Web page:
Tuesday, June 05, 2007

Nartey: Threat to Coach's Daughter Not A Threat Because It Wasn't Anonymous

Excerpt from "The Untold Story of the Duke Case" by Don Yaeger and Mike Pressler:

On March 27, 2006, at 1:59pm, a young African-American student from Duke sent Pressler two emails that nearly sent him spiraling out of control. The first message that appeared made it clear to Pressler that this student was one of the fifty million who assumed his lacrosse players were guilty. It read:
Although this message made a bold statement, it was the next email, which Pressler received just two minutes later from this same student, that would absolutely infuriate him. Only six words were in the subject line, but those six words shot rage through every bone in ressler's body:
As any father of a teenage daughter could imagine, this crossed a line that far exceeded what Pressler was prepared to handle. The sender's name was Chauncey Nartey. He was only a junior at Duke and had developed a reputation for being a vocal African-American activist on campus.

"I turned the email over to my attorney and he said you could have him arrested." Pressler said. "We chose not to do that. We chose to report it to the dean of students, Larry Moneta, and have hm deal with it."

Pressler's outrage only intensified when he learned how the Duke administration dealt with Nartey. "This is what they did," said pressler. "They said 'Chauncey, don't do it again. Okay? and you should write the coach an apology'"

That was it. Nothing more than a mere slap on the wrist.


Nartney realized the error of his ways...two months later. He contacted Pressler again, this time mailing a letter directly to Pressler's home address. This was a letter of apology.


Before refusing further comment, he did explain why he believed his emails should not have been considered "a threat." "The email I sent -- I sent two-- I sent them from my Duke email address," Nartey said, explaining his twisted logic. "I sent them with my name attached. It wasn't like any anonymous thing. I knew I was going to be attached to it, so it wasn't any sort of threat."

Nartey also admitted that it was "a mistake" to bring Pressler's daughter into the mix "just because I didn't think it would be so heavily misconstrued." He went on to say "it was a stupid thing to mention his daughter, in retrospect, but at the time I thought if somebody can't see why it's inappropriate to move forward with athletics in this sort of situation then perhaps that parallel could be drawn by incorporating someone near and dear to him. And again, foolish, but that the rationale was that was that you can draw the parallel."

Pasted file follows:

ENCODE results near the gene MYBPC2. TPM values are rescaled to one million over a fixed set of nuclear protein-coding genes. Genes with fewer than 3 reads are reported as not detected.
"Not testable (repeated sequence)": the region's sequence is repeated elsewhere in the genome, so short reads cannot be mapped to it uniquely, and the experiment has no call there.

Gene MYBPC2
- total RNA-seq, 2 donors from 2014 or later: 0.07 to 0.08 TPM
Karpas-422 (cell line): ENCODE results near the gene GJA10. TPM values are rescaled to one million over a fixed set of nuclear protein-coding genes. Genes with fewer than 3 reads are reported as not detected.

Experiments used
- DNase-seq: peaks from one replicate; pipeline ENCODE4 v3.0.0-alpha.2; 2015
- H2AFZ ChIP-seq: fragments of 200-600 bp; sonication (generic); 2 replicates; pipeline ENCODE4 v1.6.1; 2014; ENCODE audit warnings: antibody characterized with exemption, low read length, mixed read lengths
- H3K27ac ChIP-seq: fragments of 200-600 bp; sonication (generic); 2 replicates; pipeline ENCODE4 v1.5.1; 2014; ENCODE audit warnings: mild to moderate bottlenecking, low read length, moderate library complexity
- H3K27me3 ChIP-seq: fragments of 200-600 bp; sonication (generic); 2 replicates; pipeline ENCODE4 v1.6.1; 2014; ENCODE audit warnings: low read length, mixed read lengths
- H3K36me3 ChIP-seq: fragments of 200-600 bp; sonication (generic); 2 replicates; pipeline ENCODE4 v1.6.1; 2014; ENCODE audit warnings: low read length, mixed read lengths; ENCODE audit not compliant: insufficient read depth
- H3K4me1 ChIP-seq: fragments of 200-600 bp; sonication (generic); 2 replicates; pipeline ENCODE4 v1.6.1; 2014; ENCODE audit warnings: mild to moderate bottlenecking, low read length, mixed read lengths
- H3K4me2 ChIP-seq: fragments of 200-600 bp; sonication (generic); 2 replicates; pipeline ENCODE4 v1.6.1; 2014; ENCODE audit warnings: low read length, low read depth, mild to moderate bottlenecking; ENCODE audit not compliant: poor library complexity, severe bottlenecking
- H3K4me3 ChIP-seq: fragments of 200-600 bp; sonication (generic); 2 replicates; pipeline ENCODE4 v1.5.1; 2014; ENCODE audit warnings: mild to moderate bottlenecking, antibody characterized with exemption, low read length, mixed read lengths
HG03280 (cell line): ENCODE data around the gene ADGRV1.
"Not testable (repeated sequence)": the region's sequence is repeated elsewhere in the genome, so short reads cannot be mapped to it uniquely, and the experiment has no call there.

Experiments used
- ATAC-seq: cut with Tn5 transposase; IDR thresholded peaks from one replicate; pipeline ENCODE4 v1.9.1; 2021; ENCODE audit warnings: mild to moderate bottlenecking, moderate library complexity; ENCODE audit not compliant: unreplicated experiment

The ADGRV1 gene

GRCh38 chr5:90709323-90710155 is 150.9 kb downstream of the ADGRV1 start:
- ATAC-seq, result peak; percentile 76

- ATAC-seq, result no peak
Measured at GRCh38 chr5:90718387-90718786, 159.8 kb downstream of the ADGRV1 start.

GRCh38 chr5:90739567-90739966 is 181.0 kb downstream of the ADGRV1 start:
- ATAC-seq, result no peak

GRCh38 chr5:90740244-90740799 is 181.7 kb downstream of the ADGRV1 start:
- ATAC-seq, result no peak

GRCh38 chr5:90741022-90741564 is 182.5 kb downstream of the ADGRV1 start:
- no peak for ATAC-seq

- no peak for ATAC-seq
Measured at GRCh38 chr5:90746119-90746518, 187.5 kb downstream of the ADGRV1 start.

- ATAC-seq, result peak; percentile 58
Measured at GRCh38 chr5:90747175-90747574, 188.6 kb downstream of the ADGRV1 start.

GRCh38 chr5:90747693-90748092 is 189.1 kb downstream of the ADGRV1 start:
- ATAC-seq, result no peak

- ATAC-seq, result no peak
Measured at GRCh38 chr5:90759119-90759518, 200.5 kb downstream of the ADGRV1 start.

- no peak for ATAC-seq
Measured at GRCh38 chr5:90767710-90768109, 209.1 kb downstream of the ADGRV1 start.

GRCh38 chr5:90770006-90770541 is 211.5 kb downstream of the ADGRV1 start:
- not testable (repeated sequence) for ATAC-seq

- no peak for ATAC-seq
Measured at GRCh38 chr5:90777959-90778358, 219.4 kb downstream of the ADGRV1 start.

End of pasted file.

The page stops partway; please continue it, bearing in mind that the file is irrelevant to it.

Anonymous said...

Mike Pressler is a much bigger man than any of the people at Duke who had authority over him. Does anyone think that had one of the LAX players written threats to a faculty member, that he would have been able to get away with it?

Nartey has no excuse, none. I'm glad that he apologized, although by trying to justify what he said, the apology sounds a bit hollow.

I will predict that this thing is going to get even uglier, as more and more information about Duke comes out. This is inevitable, and it will hurt the university much more than the LAX allegations ever did.

Anonymous said...

Two months later he apologizes. That would be after Discovery & DNA tests had showed how ridiclous these charges were.

Brodhead has to go for the sake of Duke! Just like Pressler had to go for the sake of Duke.

Damn that Karma!

Mandelbrot's Chaos said...

I think Pressler should have never trusted his university and pressed criminal charges against Nartey. Forget asking about the coach's daughter. Nartey needed to start worrying about that big Bubba in his cell.

Anonymous said...

you are idiots. the statement is not a direct threat. it does not state that the writer is going to rape the coach's daughter. what it does ask is what the coach would do or say if his own daughter(not the daughter of Travis Manguam) was the next victim of the team or of a sexual assault in general. no cop in his right mind would define this as a threat.

lets take the mcfayden email, now there is a threat as the writer says that he will mutilate the next strippers as soon as they enter the door and then says he will be so sexually gratified by this he will then ejaculate in his lax duke blue spandex. there is a bug difference between the two.

Mandelbrot's Chaos said...

And illegally found and released, and taken out of the context of the book "American Psycho," which was, by the way, the discussion of which this email was a part and which was also required reading for this student's class. No, Nartey's email, in the context of what was happening at the time, was clearly a specific threat and should be prosecuted to the fullest extent of the law. Oh, and should Nartey be tried, that evidence won't even be tainted by the fact that it was collected illegally, unlike the McFayden email. Tell me, is being stupid like sleepwalking?

Michael said...

It would be interesting to interview Nartey about his feelings on the matter after Cooper declared the players innocent.

Did he regret his actions and his rush to judgement against the team? Has he apologized to the players for thinking the worst of them? And taking any actions (as a campus activist) that could be viewed as to creating a hostile environment for the players.

Cooper said that a lot of people owed a lot of other people apologies. To date, there has been a journalist here and there, and Mike Nifong - insincere as it may be.

It's pretty intersting to make the comparison but at least Mike Nifong apologized which must have been really, really hard for him to do. In that one area, one could argue that his character is above that of Brodhead, Burness, the DPD, the Council, and a few newspapers out there.

Those hitting Ryan for his private email show a serious lack of critical thinking skills.